35. Henry L. I. Roediger & Fergus I. M. Craik (eds.) (1989). Varieties of Memory and Consciousness: Essays in Honor of Endel Tulving. Lawrence Erlbaum.
    cognitive, neuropsychological, and neurophysiological studies of both memory and consciousness. Before proceeding further, some discussion of terminology is necessary. It comes as no surprise to state that "consciousness" is one of the ...
  36. Myles Brand (ed.) (1986). The Representation Of Knowledge And Belief. Tucson: University Of Arizona Press.
  37. Paul K. Moser & J. D. Trout (eds.) (1995). Contemporary Materialism: A Reader. Routledge.
    Contemporary Materialism presents an important collection of recent work on materialism in connection with metaphysics, philosophy of language, philosophy of mind and theories of value. This anthology charts the contemporary problems, positions and themes on the topic of materialism. It illuminates materialism's complex intersection with related subjects such as cognition and psychology. By gathering a wide-range of philosophical interventions around the subject of materialism, this anthology provides a valuable discussion of how materialism can effectively serve the purposes of philosophical assessment. (...)
  38. Arthur E. Falk (2004). Desire and Belief: Introduction to Some Recent Philosophical Debates. Hamilton Books, University Press of America.
    This work examines the nature of what philosophers call de re mental attitudes, paying close attention to the controversies over the nature of these and allied...
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  39. Ernest Lepore (ed.) (1987). New Directions in Semantics. Academic Press.
  40. Peter A. White (1993). Psychological Metaphysics. Routledge.
    Psychological Metaphysics is an exploration of the most basic and important assumptions in the psychological construction of reality, with the aim of showing what they are, how they originate, and what they are there for. Peter White proposes that people basically understand causation in terms of stable, special powers of things operating to produce effects under suitable conditions. This underpins an analysis of people's understanding of causal processes in the physical world, and of human action. In making a radical break (...)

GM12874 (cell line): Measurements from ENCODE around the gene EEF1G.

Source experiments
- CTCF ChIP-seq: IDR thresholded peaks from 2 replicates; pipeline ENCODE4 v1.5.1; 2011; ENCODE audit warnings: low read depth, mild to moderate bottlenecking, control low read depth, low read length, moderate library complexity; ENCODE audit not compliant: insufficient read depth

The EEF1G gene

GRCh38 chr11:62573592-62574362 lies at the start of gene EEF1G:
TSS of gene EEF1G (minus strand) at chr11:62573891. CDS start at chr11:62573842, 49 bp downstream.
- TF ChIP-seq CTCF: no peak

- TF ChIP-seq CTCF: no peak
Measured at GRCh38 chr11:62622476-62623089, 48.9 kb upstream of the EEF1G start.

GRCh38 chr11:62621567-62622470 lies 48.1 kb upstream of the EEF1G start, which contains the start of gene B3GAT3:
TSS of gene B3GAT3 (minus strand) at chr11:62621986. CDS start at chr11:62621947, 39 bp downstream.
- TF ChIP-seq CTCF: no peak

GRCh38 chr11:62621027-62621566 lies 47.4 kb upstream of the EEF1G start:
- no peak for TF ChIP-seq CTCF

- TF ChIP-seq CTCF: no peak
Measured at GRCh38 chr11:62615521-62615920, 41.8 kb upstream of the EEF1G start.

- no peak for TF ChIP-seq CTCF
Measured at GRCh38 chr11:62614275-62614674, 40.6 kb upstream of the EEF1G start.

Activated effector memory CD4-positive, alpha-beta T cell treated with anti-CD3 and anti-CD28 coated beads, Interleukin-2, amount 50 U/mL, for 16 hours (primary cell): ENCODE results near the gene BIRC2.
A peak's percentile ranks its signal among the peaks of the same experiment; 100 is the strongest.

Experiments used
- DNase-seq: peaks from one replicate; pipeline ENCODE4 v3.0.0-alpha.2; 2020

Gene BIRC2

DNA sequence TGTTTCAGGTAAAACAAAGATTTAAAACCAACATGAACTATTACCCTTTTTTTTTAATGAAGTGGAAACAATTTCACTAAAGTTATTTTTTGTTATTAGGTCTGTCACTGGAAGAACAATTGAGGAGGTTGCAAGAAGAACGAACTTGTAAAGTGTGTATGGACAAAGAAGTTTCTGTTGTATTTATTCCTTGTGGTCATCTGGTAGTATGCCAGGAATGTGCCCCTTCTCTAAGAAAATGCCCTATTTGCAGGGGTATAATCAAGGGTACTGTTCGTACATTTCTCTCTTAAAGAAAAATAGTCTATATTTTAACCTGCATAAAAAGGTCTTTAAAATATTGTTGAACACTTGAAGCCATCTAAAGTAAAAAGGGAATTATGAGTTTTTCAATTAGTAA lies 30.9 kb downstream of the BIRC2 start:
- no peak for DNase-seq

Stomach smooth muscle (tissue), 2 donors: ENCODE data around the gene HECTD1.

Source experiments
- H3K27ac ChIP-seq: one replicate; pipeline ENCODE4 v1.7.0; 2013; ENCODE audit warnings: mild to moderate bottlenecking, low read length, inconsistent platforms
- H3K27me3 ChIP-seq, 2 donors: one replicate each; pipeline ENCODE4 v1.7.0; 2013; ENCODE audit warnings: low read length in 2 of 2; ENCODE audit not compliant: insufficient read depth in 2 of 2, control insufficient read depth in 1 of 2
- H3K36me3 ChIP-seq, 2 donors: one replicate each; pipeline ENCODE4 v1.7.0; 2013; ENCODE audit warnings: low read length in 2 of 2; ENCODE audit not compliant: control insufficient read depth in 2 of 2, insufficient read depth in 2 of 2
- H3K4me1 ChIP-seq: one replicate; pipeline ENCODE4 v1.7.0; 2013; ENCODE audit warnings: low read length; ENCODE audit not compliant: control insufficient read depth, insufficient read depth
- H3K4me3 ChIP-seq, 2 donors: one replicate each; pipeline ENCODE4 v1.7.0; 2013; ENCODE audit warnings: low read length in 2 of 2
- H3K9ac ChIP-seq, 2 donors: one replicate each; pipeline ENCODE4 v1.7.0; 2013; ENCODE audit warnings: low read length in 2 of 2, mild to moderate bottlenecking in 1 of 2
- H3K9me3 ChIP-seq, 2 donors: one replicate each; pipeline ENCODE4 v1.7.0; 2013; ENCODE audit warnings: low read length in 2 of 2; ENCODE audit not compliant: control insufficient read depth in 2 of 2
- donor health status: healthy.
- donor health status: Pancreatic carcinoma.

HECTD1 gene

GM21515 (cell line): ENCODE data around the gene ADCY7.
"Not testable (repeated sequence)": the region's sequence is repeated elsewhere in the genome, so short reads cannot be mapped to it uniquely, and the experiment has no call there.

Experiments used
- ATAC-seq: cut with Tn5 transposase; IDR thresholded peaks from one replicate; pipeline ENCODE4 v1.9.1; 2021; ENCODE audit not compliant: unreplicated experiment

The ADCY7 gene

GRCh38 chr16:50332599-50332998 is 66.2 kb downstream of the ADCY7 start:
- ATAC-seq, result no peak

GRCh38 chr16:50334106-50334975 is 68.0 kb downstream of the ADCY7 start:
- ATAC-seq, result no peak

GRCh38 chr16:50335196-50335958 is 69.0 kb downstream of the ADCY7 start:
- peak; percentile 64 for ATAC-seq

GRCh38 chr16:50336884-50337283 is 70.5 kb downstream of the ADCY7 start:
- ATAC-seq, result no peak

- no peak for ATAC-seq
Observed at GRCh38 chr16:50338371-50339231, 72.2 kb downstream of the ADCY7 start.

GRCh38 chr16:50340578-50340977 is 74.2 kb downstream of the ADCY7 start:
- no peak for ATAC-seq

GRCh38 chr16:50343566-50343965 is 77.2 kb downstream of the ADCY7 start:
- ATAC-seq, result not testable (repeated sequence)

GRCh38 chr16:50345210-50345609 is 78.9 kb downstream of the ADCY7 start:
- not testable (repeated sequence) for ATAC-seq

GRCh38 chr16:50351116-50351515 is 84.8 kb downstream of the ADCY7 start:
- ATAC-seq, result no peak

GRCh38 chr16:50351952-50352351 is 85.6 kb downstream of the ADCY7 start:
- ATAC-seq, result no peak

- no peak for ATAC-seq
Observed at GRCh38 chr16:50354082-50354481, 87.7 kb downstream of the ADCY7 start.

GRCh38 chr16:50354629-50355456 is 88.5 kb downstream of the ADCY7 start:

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  41. Bede Rundle (1972). Perception, Sensation, and Verification. Oxford University Press.
  42. Arthur Falk (2004). Desire and Belief: Introduction to Some Philosophical Debates. University Press of America.
    First published in 2004, this book is a rigorous textbook on the metaphysics of the mind for advanced students of philosophy, covering the background they need to understand the debates and bringing them to the frontiers of current research. It is also a monograph on the nature of de re and de se states of mind, incorporating material the author published in journals. The short file you will see is only a gateway to more than two dozen other files which (...)
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  43. Stanley J. Scott (1991). Frontiers of Consciousness: Interdisciplinary Studies in American Philosophy and Poetry. Fordham University Press.